We all have to start somewhere. Especially in the world of sewing, it is challenging to get on the same level as other sewists who have been sewing for decades, and know the sewing lingo and terminology. I’m self-taught everything. When I was in band, I had to teach myself and work three times harder than everybody who took lessons because I didn’t take lessons—my family couldn’t afford it. Was I the best? No, but for not having lessons, I was pretty good considering the circumstances, and switching instruments (clarinet as my main, bass clarinet, and then trombone on the side). My point is that we have to start somewhere. I didn’t learn the notes of the staff and all the symbols of music in one night. It took years of constant practice.
Everything You Need to Know About Sewing 101
There are a million different options when it comes to sewing. Whether it’s as big as sewing machines or as tiny as the needles, there are so many different types of sewing equipment. This is an easy sewing 101 to help you get started with different types of sewing needles, thread, and fabric. I know you want to get started on beginner sewing projects, and soon you will be, but just hold off for five minutes and keep reading, so this information is in your head. You won’t regret having some sewing basics and tutorials.
Before we get into the differences of hand-sewing needles versus machine needles, let’s start with the different types of tips. There is a ball point and a regular or universal needle. The ball point is used for knit fabrics and doesn’t separate the fibers, keeping your fabric strong. The regular or universal needle goes through the fibers, and can be used for fabrics from lightweight to heavy fabrics. With hand needles, the differences can sometimes only be seen under a microscope. This handy dandy chart will help you know the difference for each needle and what kind of task they go with. I know it is a little overwhelming, but you’ll be happy to have this.
Now, the differences between the needles above and machine needles, are that there are fewer machine needle types, and they have a flat head. Manufacturers usually name them by brand, so you buy them according to your sewing machine. Chromium needles are suggested when doing embroidery because they will last longer and are a stronger material. They are well worth the cost.
After all that, you’ll be glad to know that thread is a lot easier to understand. Matching colors is the easy part—now you have to choose the material of the thread that will hold your project together. There are different ways of measuring how much a thread weighs. A rule of thumb for the weight (wt) is that the higher the number, the lighter the thread. Denier is the weight of the thread in grams out of 9000m, so the higher the number, the heavier the thread. You will see numbers such as 120/2, meaning two strands of 120 denier thread for a total of 240 denier. (These normally apply to only synthetic threads.) A 40 wt thread is equal to 240 denier. Tex is the weight in grams out of 1000m of thread. So 40 wt=240 denier=25. (Information found at Sewing Mantra.)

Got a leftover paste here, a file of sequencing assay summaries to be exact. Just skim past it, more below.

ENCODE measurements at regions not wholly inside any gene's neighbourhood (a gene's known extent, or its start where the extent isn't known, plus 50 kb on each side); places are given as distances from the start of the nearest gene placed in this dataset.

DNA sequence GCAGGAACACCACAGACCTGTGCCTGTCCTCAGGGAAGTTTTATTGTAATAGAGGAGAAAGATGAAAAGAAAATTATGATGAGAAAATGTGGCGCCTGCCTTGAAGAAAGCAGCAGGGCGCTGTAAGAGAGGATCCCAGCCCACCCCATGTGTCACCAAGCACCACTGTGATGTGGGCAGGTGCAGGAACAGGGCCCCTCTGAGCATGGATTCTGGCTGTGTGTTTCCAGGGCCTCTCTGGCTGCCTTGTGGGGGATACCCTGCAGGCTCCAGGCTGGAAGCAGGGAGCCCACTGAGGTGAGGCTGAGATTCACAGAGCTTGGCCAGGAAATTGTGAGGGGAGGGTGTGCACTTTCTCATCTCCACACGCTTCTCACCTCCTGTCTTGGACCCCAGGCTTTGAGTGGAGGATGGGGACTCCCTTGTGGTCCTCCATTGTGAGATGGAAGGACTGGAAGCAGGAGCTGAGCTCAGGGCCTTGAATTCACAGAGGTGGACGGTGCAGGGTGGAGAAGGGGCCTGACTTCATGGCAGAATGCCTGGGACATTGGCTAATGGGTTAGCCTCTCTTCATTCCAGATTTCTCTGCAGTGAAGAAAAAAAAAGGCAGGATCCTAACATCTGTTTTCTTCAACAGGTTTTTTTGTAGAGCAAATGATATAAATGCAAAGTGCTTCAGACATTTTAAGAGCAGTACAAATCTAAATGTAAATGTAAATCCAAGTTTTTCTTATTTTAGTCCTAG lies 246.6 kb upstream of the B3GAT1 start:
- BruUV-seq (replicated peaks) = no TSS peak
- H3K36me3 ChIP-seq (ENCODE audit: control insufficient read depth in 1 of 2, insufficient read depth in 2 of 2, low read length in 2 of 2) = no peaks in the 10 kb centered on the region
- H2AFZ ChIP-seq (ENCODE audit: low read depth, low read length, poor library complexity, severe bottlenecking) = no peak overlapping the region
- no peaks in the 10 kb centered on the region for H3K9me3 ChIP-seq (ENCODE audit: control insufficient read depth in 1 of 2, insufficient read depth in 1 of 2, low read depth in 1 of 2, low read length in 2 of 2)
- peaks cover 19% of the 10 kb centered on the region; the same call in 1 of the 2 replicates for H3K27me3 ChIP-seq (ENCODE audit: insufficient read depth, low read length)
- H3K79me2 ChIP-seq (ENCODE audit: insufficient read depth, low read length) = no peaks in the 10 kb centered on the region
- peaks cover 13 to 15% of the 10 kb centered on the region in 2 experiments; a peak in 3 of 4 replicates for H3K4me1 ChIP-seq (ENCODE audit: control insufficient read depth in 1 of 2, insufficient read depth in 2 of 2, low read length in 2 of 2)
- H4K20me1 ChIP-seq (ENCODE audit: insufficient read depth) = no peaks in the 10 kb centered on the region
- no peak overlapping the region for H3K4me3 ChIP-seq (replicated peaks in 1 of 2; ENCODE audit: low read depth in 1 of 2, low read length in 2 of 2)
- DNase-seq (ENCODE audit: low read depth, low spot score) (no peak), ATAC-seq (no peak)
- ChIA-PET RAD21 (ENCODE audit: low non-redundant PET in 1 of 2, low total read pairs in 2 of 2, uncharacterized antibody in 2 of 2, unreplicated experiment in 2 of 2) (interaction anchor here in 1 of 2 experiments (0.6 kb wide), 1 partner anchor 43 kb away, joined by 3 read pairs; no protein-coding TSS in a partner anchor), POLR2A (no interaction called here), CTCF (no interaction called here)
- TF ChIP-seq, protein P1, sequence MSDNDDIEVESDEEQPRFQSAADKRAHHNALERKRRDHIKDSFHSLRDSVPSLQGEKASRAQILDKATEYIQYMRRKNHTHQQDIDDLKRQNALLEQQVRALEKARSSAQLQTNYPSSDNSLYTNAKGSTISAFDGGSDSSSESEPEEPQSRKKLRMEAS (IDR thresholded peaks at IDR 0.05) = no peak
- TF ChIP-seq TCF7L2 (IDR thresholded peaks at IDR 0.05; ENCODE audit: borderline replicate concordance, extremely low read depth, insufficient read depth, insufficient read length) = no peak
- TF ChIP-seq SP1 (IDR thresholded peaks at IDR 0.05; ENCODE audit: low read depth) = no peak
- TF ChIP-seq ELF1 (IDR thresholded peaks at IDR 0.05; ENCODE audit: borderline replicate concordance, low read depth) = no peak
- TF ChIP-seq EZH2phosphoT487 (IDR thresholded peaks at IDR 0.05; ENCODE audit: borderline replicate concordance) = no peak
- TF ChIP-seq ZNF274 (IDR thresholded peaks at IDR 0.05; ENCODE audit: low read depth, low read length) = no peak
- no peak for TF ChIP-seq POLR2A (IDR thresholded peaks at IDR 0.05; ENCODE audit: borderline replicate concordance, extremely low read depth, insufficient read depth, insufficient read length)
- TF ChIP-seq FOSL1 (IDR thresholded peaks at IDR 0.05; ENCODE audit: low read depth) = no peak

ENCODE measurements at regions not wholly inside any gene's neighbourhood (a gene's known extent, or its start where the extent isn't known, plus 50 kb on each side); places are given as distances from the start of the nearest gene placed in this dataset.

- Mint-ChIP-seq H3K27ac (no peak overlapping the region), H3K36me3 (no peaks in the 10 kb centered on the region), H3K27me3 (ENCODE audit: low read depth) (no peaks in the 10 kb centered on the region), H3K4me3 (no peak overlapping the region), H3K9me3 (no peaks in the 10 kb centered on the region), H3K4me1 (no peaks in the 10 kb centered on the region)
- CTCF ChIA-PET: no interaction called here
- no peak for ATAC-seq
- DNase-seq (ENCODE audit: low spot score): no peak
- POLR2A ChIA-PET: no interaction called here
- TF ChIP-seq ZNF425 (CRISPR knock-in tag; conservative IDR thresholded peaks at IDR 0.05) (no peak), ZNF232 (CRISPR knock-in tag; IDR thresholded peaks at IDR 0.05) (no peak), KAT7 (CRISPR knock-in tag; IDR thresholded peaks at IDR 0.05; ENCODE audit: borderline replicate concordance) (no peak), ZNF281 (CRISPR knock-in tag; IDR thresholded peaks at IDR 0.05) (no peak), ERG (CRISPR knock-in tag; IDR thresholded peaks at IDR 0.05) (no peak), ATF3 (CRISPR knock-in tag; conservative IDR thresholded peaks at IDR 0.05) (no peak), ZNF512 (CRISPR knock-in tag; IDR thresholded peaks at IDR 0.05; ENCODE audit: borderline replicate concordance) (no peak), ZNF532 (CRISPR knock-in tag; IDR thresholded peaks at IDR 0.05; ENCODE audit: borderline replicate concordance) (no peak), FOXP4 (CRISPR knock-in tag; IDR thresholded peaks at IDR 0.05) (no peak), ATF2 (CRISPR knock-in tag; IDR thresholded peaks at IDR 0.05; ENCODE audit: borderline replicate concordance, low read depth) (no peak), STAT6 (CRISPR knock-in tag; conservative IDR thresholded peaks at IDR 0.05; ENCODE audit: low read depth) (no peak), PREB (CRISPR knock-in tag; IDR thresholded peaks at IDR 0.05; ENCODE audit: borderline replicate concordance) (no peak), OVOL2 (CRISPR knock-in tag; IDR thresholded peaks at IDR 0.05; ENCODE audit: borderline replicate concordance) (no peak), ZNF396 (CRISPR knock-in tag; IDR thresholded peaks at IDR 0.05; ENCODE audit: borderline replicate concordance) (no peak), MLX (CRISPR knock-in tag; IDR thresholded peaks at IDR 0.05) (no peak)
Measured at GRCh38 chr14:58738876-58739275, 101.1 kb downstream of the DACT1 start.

Choosing your thread for your project should be much simpler than dealing with the weight of it. As a rule of thumb, you want to make sure that the thread is not lighter than the fabric you are sewing with. Here are the different types of thread and a small description of each. (Information found at Craftsy.)
- Cotton thread—this tends to break easily, but it is a smart choice when you are dealing with fragile fabrics.
- Polyester thread—this is really a universal thread. It is a great choice for both hand-sewing and machine sewing because it won’t break since it has a little give to it. You can also find this in “invisible thread” so you can hide it.
- Heavy-duty thread—this is also a polyester thread, but this thread’s weight is not ideal for most apparel projects. It is mainly used when you are sewing upholstery or canvas.
- Silk thread—this is a very delicate thread, but it is also flexible and won’t leave holes.
- Wool thread—wool tends to be used for embroidery projects, but it is very strong and works well when you’re working with heavy fabrics. Note: make sure to use a larger needle and adjust your sewing machine’s tension.
- Metallic thread—this is usually used on handbags and in machine embroidery.
I promise I won’t exhaust you with an entire list of every single fabric out there. I will just stick to the best fabrics for sewing for apparel. It gives you a basic sense of what kind of material you are dealing with, and the options presented to you.
By no means is this a complete list of beginner sewing materials. I hope that this will help you when you start gathering materials. I know you’re going to have so much fun becoming a sewist and start making beginner sewing projects. You’ll be a pro in no time!
What was the scariest part of sewing when you started out?
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